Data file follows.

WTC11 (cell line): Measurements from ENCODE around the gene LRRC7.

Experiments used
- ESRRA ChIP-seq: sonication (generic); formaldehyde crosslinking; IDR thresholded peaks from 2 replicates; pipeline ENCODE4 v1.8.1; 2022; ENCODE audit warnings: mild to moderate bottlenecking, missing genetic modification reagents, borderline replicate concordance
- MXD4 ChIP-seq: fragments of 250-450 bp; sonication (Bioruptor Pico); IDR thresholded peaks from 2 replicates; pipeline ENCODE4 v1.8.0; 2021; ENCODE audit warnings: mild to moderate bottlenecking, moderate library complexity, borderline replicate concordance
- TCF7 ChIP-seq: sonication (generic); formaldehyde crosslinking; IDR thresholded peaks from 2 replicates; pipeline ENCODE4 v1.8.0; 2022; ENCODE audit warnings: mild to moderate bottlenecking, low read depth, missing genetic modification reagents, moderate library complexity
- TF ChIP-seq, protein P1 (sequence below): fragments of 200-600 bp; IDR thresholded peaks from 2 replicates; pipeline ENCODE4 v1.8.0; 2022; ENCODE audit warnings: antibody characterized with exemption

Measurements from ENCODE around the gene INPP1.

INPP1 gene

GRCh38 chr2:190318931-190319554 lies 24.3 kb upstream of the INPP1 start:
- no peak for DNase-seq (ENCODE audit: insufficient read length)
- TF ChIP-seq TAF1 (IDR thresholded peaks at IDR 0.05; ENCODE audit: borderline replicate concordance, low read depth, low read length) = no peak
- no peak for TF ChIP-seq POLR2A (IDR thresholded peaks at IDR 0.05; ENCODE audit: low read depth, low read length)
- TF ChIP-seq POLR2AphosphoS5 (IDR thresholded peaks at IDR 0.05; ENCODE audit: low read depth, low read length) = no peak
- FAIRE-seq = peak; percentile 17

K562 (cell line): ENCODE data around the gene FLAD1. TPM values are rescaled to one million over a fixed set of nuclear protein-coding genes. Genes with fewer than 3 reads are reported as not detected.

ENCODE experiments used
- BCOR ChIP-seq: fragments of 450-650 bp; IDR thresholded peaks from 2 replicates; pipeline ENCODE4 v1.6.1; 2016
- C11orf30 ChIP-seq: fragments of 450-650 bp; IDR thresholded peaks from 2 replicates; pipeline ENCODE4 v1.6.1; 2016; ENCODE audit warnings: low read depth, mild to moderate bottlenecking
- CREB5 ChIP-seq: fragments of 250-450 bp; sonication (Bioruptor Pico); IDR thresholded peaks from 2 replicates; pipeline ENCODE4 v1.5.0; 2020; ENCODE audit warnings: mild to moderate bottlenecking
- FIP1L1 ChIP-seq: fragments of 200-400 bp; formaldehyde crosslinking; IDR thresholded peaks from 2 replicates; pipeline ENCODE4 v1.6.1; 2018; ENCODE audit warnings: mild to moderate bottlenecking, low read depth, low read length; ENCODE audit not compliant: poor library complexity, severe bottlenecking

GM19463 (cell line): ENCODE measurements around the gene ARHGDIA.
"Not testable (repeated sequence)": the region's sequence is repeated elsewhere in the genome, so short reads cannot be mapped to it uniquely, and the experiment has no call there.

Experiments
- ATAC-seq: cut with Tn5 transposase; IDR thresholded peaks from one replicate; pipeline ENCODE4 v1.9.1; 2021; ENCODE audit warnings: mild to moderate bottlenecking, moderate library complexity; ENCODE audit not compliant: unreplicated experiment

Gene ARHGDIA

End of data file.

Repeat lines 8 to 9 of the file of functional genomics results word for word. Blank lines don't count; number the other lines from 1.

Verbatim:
INPP1 gene

GRCh38 chr2:190318931-190319554 lies 24.3 kb upstream of the INPP1 start: